We present a new temporal annotation standard, THEE-TimeML, and a corpus TheeBank enabling precise temporal information extraction (TIE) for event-based surveillance (EBS) systems in the public health domain. Current EBS must estimate the occurrence time of each event based on coarse document metadata such as document publication time. Because of the complicated language and narration style of news articles, estimated case outbreak times are often inaccurate or even erroneous. Thus, it is necessary to create annotation standards and corpora to facilitate the development of TIE systems in the public health domain to address this problem.We will discuss the adaptations that have proved necessary for this domain as we present THEE-TimeML and TheeBank. Finally, we document the corpus annotation process, and demonstrate the immediate benefit to public health applications brought by the annotations.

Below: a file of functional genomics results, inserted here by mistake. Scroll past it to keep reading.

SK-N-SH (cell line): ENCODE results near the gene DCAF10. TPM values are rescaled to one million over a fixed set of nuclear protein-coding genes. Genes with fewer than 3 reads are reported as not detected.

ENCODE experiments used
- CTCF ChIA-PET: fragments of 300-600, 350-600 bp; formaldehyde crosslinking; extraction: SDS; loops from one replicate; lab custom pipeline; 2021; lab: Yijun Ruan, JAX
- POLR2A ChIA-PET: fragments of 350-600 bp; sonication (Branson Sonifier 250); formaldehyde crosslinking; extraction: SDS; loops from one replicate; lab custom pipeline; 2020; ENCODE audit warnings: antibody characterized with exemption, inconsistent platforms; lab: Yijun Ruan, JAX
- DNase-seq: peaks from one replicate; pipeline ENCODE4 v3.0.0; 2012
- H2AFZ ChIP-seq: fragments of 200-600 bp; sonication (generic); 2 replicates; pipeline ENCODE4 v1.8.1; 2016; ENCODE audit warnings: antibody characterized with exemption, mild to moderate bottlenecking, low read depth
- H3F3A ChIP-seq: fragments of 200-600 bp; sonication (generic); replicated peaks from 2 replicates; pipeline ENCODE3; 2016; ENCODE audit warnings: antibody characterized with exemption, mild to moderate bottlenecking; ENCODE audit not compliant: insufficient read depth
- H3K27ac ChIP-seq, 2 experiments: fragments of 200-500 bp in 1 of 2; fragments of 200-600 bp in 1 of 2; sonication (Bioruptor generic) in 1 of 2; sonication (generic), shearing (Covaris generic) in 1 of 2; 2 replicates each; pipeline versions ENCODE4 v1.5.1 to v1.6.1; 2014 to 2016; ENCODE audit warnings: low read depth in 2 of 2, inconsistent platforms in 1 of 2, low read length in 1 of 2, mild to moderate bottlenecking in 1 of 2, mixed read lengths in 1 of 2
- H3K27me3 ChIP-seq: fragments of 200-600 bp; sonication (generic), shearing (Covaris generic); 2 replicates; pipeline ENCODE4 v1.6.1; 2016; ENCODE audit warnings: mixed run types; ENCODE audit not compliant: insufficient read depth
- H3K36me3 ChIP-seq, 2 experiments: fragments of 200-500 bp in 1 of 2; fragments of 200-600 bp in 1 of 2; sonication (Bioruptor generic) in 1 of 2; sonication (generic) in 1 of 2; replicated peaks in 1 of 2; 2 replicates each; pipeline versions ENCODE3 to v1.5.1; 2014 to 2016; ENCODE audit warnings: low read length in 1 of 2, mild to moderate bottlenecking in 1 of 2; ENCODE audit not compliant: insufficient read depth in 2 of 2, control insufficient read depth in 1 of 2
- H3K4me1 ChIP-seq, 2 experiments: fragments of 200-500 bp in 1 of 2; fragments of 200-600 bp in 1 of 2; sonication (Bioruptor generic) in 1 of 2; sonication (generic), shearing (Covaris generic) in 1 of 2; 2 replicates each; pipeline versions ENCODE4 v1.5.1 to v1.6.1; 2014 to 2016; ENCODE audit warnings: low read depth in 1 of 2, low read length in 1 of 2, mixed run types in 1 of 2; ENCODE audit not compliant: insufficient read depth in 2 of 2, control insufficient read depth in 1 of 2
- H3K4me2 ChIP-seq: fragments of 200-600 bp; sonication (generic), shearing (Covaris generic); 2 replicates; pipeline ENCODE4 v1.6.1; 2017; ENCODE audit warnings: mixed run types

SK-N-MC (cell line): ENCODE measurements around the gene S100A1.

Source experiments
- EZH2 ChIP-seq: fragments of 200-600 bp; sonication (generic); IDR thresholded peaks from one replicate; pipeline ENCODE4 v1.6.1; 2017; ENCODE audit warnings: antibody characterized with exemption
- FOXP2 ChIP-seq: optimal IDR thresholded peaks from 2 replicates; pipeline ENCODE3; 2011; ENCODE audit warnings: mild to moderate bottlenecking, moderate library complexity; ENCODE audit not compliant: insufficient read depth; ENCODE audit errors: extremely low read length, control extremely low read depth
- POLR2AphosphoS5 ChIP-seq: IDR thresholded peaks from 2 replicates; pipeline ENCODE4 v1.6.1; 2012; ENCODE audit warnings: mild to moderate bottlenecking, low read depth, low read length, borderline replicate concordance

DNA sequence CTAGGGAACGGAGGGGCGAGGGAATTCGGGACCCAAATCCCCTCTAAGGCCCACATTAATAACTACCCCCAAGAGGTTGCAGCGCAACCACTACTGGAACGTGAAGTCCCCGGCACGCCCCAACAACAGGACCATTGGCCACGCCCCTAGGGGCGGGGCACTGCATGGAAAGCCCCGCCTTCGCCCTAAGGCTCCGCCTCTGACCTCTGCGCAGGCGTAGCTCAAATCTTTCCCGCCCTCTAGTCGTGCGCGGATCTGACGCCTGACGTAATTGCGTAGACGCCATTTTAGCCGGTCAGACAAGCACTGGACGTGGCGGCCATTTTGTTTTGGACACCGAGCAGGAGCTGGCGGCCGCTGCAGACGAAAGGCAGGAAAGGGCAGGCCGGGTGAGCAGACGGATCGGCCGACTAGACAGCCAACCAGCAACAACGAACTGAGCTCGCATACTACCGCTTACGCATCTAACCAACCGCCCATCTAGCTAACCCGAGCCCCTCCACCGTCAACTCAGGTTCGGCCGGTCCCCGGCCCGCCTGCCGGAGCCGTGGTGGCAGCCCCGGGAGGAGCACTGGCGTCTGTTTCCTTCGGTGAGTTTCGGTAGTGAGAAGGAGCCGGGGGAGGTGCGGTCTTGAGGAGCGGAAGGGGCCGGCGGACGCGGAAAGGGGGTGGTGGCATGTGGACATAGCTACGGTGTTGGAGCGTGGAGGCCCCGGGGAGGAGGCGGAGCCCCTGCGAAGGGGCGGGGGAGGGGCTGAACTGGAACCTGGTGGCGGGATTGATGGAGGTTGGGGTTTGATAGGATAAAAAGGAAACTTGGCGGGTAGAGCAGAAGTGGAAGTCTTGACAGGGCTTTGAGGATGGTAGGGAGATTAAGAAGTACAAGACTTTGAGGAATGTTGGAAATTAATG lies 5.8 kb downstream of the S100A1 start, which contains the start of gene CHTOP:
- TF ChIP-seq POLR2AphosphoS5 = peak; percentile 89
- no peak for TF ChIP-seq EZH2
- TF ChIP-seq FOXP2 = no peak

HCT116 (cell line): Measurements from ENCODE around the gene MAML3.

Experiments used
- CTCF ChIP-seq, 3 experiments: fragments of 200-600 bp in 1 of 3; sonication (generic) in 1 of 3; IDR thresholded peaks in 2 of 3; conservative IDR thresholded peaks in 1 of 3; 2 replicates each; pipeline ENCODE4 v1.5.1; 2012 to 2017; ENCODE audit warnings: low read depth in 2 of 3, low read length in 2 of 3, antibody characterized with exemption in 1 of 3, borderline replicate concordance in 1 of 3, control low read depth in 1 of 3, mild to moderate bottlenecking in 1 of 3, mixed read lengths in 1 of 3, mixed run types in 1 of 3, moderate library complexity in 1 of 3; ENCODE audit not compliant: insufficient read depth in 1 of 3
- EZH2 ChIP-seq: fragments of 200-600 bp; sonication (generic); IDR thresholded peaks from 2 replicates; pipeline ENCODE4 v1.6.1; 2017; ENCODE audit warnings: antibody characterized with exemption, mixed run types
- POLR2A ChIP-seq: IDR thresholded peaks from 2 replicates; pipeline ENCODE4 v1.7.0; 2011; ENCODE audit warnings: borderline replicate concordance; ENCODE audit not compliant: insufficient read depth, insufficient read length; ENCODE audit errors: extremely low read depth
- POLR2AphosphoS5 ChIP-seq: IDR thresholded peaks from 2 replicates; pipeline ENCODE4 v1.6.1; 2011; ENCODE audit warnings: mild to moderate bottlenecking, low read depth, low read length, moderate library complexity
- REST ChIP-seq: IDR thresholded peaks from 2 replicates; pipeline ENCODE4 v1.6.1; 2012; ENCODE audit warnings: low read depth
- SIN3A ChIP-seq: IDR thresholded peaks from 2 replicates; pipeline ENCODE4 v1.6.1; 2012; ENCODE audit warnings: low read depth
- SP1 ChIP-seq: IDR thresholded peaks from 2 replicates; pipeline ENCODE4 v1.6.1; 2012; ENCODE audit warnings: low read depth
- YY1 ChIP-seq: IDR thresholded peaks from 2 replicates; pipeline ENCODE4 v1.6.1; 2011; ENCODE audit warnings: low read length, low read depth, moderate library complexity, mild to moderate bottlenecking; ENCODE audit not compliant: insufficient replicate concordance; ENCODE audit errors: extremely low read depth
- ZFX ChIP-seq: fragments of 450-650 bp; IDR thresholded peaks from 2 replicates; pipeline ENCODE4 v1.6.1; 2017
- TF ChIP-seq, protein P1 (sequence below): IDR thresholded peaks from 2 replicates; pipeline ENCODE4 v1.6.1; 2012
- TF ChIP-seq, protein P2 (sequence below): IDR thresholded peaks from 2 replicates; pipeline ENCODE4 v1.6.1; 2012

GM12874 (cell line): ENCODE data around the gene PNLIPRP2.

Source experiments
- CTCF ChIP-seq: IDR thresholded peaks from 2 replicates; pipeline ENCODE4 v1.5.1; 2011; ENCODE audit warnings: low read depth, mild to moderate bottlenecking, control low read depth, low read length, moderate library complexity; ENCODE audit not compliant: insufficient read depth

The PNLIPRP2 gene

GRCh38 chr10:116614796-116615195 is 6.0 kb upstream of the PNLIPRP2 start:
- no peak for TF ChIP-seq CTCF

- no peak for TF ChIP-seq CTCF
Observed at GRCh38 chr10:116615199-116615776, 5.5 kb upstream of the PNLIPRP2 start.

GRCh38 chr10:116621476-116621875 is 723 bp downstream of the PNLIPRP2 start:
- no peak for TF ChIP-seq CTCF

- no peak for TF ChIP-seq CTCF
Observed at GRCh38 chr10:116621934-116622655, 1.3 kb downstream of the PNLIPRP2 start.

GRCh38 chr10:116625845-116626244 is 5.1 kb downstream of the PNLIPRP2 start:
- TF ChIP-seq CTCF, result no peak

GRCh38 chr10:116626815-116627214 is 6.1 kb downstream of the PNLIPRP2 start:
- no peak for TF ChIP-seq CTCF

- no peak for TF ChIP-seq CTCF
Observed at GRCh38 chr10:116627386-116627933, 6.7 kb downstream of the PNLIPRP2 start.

We introduce the French Absolute Beginner (FAB) speech corpus. The corpus is intended for the development and study of Computer-Assisted Pronunciation Training (CAPT) tools for absolute beginner learners. Data were recorded during two experiments focusing on using a CAPT system in paired role-play tasks. The setting grants FAB three distinguishing features from other non-native corpora: the experimental setting is ecologically valid, closing the gap between training and deployment; it features a label set based on teacher feedback, allowing for context-sensitive CAPT; and data have been primarily collected from absolute beginners, a group often ignored. Participants did not read prompts, but instead recalled and modified dialogues that were modelled in videos. Unable to distinguish modelled words solely from viewing videos, speakers often uttered unintelligible or out-of-L2 words. The corpus is split into three partitions: one from an experiment with minimal feedback; another with explicit, word-level feedback; and a third with supplementary read-and-record data. A subset of words in the first partition has been labelled as more or less native, with inter-annotator agreement reported. In the explicit feedback partition, labels are derived from the experiment’s online feedback. The FAB corpus is scheduled to be made freely available by the end of 2020.